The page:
NHS leaders reveal plans for prioritising community healthcare

Senior Male Working With Physiotherapist. Picture: HighwayStarz

Senior Male Working With Physiotherapist. Picture: HighwayStarz - Credit: highwaystarz - stock.adobe.com

North Somerset’s community health services are to be strengthened, leaders have announced.

Ten NHS leaders in North Somerset, Bristol and South Gloucestershire will look to improve access to services, drawing on feedback from more than 500 people and healthcare professionals.

The NHS Long Term Plan, published last week, highlights care outside hospital as a priority.

It emphasised the importance of expanded community health teams working to support people in their own homes, moving away from extended hospital stays.

Health leaders across North Somerset, Bristol and South Gloucester made this a priority after one-third of patients across the UK were found to stay in hospital longer than needed.

Local NHS leaders are seeking to change this by advertising for a single organisation to provide adult community health services in the area.

The aim is to ensure everyone has access to consistently good and free care, helping people stay independent and close to home.

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Around £100million a year will be earmarked for these services over the next 10 years.

Dr Kate Rush, associate medical director of the local Clinical Commissioning Group, said: “We know people do better when they are treated closer to home and have services available to keep them well and independent – your best bed is your own bed.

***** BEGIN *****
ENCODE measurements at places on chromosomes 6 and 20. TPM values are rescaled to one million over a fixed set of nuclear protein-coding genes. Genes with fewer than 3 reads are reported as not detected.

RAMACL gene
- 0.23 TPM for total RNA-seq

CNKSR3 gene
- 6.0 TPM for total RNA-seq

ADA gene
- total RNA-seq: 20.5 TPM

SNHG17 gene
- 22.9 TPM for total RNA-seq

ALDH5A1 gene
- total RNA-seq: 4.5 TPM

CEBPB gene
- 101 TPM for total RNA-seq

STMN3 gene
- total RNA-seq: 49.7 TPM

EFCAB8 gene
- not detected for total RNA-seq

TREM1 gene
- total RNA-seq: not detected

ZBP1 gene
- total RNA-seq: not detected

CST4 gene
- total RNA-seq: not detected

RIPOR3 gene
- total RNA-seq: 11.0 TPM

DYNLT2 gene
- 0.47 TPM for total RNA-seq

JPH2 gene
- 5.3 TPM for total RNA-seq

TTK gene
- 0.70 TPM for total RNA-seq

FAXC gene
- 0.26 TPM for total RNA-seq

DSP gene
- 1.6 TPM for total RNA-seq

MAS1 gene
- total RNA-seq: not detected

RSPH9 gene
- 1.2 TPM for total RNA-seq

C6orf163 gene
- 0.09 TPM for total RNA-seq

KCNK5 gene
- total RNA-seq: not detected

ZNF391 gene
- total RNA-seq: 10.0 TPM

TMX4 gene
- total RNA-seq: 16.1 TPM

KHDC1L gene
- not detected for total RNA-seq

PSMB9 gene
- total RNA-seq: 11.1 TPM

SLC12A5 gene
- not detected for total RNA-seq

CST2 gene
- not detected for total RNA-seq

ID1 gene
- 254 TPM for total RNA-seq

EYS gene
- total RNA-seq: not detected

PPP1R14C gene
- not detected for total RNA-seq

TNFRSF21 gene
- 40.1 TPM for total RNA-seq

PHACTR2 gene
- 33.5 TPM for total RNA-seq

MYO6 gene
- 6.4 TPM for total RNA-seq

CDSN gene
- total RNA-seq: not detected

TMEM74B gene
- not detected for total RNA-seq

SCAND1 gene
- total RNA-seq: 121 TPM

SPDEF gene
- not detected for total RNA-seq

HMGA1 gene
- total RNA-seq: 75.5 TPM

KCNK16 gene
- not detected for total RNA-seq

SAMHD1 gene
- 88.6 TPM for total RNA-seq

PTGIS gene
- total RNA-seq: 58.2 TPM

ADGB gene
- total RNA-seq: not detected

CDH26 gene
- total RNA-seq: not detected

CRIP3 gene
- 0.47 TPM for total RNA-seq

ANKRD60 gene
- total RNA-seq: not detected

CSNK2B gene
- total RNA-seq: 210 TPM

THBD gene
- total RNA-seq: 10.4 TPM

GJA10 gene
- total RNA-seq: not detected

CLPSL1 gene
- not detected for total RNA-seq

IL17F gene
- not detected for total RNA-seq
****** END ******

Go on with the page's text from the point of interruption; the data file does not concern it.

“We have a fantastic community health workforce, all helping people to live independently at home for as long as possible.

“We want to build on this and link up with other services that promote wellbeing, from exercise to diet and mental health.”

Community health services for adults will include local healthcare teams working more closely together and urgent and reactive care teams working across the area to ensure faster response times for patients, links to hospital care and beds in the community.

It is also hoped there will be clinical staff on hand to offer specialist advice on specific conditions like diabetes outside of hospital.

The plans will also see professionals becoming better connected and working under the same roof.

It is hoped that services will be in place from April 2020.